As she said, Rita’s apartment was small. The entrance opened up into the living-room, which was furnished with a leather couch and matching recliner. A pristine coffee table sat in front of the couch, and just a few feet away a wide screen T.V. hung on the far wall. There was a sliding-glass door with its curtain drawn on the west wall of the room that led out onto a small terrace, and to the right of the door sat a good-sized fish tank with a multitude of colorful fish inside.

Immediately to the right of the entrance, was an open kitchen and small dining area complete with a table and chairs, and beyond that was a door to Rita’s bedroom.

“If you don’t mind sleeping on the couch, it’s a pull-out, but if you’d like you can take my bedroom and I can sleep out here. It’s up to you.” Rita said.

I was unhappy with staying there, that’s for sure, but that didn’t change that my parents raised me to be respectful. Like it or not, I was Rita’s guest, and it would have been rude of me to take her bed.

“The couch is perfectly fine.” I said. I didn’t lie either. I wasn’t a spoiled kid, I didn’t mind sleeping on a pull-out. What I minded was being stuck in an apartment building.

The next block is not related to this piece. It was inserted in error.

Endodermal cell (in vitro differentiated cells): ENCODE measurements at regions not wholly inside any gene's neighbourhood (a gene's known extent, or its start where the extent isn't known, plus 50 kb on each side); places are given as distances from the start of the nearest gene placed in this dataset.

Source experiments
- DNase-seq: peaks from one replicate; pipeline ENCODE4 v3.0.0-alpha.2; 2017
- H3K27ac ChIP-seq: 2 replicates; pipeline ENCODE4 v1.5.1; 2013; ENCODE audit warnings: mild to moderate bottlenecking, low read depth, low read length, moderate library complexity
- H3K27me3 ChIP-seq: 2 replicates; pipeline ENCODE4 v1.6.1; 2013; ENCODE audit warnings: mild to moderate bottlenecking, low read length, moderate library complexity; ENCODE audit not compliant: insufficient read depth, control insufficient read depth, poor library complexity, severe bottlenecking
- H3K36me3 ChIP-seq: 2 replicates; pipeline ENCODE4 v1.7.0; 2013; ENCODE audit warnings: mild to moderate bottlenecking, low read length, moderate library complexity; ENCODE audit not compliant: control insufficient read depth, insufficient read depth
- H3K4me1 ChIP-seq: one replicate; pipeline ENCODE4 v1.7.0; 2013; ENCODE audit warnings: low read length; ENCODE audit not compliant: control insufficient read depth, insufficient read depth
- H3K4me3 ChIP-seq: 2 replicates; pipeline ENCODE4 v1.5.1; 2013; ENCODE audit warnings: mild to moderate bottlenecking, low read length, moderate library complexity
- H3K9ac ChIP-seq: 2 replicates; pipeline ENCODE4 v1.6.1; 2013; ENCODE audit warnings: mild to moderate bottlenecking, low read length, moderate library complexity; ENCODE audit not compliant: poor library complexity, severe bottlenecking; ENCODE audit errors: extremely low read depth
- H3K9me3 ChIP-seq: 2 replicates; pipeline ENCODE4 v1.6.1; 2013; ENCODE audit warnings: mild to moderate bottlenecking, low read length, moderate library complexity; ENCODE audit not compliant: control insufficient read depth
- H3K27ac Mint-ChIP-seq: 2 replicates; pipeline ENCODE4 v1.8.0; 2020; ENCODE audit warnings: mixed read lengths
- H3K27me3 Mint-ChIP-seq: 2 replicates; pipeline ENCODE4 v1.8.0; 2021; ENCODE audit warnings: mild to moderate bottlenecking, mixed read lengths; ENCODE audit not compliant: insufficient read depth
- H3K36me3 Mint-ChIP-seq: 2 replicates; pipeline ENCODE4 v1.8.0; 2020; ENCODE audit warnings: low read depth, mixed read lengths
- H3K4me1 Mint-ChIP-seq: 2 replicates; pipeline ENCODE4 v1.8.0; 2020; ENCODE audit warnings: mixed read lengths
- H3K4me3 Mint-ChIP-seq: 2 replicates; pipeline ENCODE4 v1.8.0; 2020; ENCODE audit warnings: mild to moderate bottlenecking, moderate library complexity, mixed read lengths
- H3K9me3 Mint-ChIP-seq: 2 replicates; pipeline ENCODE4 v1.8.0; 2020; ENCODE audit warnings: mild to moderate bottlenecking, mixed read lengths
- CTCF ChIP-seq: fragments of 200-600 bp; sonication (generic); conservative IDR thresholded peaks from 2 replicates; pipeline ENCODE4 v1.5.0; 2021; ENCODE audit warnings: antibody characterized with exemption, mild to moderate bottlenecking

“Alright dear, well I didn’t get much sleep and I have to leave here at twelve for work, so I’m going to get some rest. There’s snacks in the cabinets, have whatever you’d like from the fridge as well, I stocked up when I found out you’d be staying with me. I don’t watch much T.V. any more so I don’t really remember what all I have but feel free to watch it whenever, I sleep like a rock, it won’t bother me at all.”

With that, Rita smiled and made her way into the bedroom, and shut the door. I dropped my bag on the floor next to the couch and made my way over to the sliding glass door. I tried to slide it open, but it caught before it moved an inch and wouldn’t move any further. I looked down and saw that a piece of wood was wedged between the door and the frame that prevented anyone from outside getting the door open too far. I now know this is a common thing for most sliding glass doors, but it was new to me then. I removed the wood, opened the door, and stepped out onto the terrace. I looked down at the street below and watched cars pass lazily by. The township of Paris wasn’t a ‘happening’ town back then, and it still isn’t today. It’s a pretty quiet place as far as towns go.

I happened to glance to the right at two boys riding their bicycles a couple of blocks away, heading in the direction of the complex, when I saw her. She was standing at the end of one of the streets nearest the apartment building. Holding a blue balloon, wearing yellow polka dotted-clothes, she stood out like a sore thumb on the street. There was no mistake. by looking at her giant shoes and tie-dye wig, it was clear she was a clown. I hate clowns.

She stood there on the street corner, not moving an inch as cars passed by. The boys on the bikes were coming near her location, and I watched to see what would happen. When they got to her though, they just went around her, as if she wasn’t there. Minutes went by and she still stood like a statue on the sidewalk. It was such an odd scene. I couldn’t help but wonder what exactly she was doing there. Then it happened.